Home Sports Italy, what a blow to Germany. Gnonto, the youngest Italian goal ever

Italy, what a blow to Germany. Gnonto, the youngest Italian goal ever

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Italy, what a blow to Germany.  Gnonto, the youngest Italian goal ever

Moenchengladbach’s 5-2 is one of the worst knockouts in history. It was since 1957 that the Azzurri had not conceded more than 4 goals

First the storm, then a little ray of sunshine. It is enough to keep the good intentions alive for the future, but not to erase the unrest of the moment. Mancini’s Italy comes out with his head down from the match against Germany: he does it after conceding five goals in 70 ‘, followed by the goals of the flag signed by Gnonto and Bastoni. The stamp of the two young players, on the pitch from 1 ‘in Moenchengladbach, is the point from which the national team must restart.


On the fourth day of the Nations League, Italy collected one of the worst defeats in its history. Such a heavy knockout with the Germans had been missing for more than 80 years: it was November 26, 1939, Germany won 5-2, dominating Vittorio Pozzo’s team in Berlin. It was a friendly match: then we would no longer lose against them in official matches. Beyond the comparisons with Germany, the one remedied in Moenchengladbach will go down in history as one of the worst knockouts in the entire history of the Azzurri. To give an idea, we need to take a leap into the past: Italy had not conceded 5 (or more) goals in a single match since 1957, when Yugoslavia gave them a 6-1 in the International Cup. Roberto Mancini would be born seven years later, the president Gravina still had to turn 4 years old. Maybe he will have followed the game by listening to the radio, turning it off before 90 ‘, in disappointment.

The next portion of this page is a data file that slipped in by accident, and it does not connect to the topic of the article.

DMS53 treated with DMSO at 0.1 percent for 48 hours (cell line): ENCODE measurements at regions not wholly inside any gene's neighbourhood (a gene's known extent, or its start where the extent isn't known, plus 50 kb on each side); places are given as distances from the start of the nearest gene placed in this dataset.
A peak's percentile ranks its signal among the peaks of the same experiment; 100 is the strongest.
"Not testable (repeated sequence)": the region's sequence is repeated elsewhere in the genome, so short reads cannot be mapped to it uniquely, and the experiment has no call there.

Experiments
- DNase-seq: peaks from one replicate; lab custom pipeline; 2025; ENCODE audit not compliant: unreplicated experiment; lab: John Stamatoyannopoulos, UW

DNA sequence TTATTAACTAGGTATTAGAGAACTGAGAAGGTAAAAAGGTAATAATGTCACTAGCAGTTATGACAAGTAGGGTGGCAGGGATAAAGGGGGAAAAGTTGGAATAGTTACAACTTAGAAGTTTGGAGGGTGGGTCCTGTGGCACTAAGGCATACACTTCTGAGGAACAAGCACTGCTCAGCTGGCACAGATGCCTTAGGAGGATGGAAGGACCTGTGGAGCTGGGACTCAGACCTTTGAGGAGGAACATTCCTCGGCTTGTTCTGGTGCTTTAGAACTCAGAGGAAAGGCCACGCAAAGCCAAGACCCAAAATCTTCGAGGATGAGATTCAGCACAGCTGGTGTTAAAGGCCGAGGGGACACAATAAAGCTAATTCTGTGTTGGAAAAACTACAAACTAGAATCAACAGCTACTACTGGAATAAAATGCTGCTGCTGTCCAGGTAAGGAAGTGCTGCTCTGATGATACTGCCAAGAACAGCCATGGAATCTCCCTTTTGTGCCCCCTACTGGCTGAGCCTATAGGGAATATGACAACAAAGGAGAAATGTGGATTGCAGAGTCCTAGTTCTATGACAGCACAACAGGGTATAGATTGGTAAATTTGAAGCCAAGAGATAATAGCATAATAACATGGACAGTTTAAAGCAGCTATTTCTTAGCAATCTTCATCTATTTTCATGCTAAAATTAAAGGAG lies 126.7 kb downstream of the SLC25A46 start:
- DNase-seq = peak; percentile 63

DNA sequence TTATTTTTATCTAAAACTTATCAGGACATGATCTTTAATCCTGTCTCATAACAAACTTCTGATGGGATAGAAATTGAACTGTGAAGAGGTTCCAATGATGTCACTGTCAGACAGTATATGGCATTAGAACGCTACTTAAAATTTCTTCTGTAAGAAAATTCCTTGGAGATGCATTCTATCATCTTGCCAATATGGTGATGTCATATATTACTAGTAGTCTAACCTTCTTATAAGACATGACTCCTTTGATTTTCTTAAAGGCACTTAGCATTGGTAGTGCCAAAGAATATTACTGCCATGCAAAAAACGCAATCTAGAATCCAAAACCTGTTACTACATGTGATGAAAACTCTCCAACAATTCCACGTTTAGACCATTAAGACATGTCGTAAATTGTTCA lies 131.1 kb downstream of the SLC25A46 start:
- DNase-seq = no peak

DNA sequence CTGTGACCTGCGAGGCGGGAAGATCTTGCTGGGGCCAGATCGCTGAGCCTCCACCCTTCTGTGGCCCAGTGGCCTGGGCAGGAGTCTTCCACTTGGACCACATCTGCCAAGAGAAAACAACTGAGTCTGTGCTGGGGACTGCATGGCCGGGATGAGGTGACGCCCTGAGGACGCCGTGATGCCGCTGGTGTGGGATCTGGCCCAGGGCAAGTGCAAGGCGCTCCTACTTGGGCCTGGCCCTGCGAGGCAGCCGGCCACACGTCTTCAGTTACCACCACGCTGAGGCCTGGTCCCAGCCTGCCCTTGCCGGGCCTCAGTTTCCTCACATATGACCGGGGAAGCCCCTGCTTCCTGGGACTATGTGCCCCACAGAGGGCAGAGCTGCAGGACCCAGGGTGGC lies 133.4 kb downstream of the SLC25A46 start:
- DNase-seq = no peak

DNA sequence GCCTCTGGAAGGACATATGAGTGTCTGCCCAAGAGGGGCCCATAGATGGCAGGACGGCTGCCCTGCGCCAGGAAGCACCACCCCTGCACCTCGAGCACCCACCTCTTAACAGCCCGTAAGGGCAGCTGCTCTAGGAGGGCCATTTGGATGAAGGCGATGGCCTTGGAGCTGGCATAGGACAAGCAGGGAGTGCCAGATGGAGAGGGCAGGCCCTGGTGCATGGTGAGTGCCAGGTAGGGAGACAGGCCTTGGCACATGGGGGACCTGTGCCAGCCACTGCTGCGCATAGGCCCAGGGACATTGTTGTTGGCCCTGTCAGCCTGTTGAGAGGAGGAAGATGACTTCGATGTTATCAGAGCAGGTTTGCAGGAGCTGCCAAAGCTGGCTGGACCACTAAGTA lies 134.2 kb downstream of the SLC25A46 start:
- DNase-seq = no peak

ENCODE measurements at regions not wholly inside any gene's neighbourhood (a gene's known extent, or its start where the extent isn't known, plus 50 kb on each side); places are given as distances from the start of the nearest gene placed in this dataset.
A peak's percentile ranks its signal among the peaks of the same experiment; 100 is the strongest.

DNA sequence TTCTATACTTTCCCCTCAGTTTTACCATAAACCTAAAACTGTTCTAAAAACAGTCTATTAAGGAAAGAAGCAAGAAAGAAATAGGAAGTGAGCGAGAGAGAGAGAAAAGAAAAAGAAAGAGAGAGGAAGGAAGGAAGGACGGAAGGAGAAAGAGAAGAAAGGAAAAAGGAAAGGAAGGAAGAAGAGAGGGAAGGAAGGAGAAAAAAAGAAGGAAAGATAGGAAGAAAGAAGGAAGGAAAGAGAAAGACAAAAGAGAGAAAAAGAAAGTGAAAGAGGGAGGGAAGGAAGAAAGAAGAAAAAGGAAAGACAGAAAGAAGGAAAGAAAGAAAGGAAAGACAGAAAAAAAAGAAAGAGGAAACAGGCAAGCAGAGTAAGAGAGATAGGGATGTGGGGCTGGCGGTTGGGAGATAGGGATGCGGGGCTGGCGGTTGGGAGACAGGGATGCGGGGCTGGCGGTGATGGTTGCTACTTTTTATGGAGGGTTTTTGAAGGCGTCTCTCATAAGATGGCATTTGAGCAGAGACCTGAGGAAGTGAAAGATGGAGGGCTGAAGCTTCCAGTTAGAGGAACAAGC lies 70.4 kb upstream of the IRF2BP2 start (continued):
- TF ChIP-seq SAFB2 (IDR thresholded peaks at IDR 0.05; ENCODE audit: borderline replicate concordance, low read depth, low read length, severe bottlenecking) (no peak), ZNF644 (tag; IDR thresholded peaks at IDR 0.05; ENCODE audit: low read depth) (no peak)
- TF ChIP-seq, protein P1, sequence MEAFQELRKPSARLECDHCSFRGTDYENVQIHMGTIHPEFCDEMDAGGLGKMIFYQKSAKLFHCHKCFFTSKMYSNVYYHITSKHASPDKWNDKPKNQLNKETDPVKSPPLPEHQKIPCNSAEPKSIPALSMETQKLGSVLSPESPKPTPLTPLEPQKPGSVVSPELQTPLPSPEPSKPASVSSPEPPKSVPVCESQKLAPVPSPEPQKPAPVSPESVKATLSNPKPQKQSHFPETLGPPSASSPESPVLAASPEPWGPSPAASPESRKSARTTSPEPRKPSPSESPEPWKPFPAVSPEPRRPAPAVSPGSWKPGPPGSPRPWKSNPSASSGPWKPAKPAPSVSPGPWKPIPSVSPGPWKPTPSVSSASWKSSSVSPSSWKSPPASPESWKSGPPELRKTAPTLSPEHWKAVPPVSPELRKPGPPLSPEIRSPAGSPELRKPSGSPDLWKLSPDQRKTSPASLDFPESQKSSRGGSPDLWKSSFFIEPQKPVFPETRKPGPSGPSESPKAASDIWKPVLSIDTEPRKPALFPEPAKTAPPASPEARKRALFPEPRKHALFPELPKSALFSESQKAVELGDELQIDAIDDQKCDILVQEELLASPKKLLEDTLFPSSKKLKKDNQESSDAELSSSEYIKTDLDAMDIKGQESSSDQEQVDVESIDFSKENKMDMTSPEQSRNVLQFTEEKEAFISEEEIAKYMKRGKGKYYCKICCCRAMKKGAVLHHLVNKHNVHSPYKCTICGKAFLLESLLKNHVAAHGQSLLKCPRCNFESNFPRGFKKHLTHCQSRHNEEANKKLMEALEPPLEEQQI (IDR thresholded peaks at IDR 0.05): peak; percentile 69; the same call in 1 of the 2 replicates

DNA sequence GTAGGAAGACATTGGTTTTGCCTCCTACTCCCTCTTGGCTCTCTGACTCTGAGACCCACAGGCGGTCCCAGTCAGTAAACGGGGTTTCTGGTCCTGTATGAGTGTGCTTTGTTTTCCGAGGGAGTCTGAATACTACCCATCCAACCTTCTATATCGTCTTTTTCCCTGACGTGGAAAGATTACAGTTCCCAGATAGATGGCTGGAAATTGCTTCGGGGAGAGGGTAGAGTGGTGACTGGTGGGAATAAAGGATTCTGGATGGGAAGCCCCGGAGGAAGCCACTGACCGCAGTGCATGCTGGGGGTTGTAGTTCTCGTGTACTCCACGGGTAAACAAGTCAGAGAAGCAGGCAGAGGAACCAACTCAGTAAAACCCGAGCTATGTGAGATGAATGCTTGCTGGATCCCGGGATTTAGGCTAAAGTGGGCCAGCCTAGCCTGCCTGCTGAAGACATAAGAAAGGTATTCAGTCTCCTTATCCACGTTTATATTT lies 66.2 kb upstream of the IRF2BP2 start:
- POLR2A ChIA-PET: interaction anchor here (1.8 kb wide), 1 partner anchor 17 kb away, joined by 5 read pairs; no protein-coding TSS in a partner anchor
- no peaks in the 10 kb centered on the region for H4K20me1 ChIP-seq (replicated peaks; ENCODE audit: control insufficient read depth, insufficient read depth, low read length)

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The enthusiasm of the young people, the courage of Mancini, the inevitable revolution that this national team has already implemented, however, is the point from which we must necessarily start again. The Italy of tomorrow must already be built today, giving confidence to those who need time to emerge and become great again. With this in mind, Gnonto’s goal – the only one of the trident on the pitch for the entire match – bodes well. No one, before him, has stamped the card so early, at just 18 years, 7 months and 9 days. Before the Zurich striker was released, in fact, the entry “youngest scorer in Italian history” read the name of Bruno Nicolé, who in 1958 scored for France at the age of 18, 8 months and 16 days. His adventure with Italy ended with just 8 appearances, the hope is that Gnonto can instead become a pillar of the new course.

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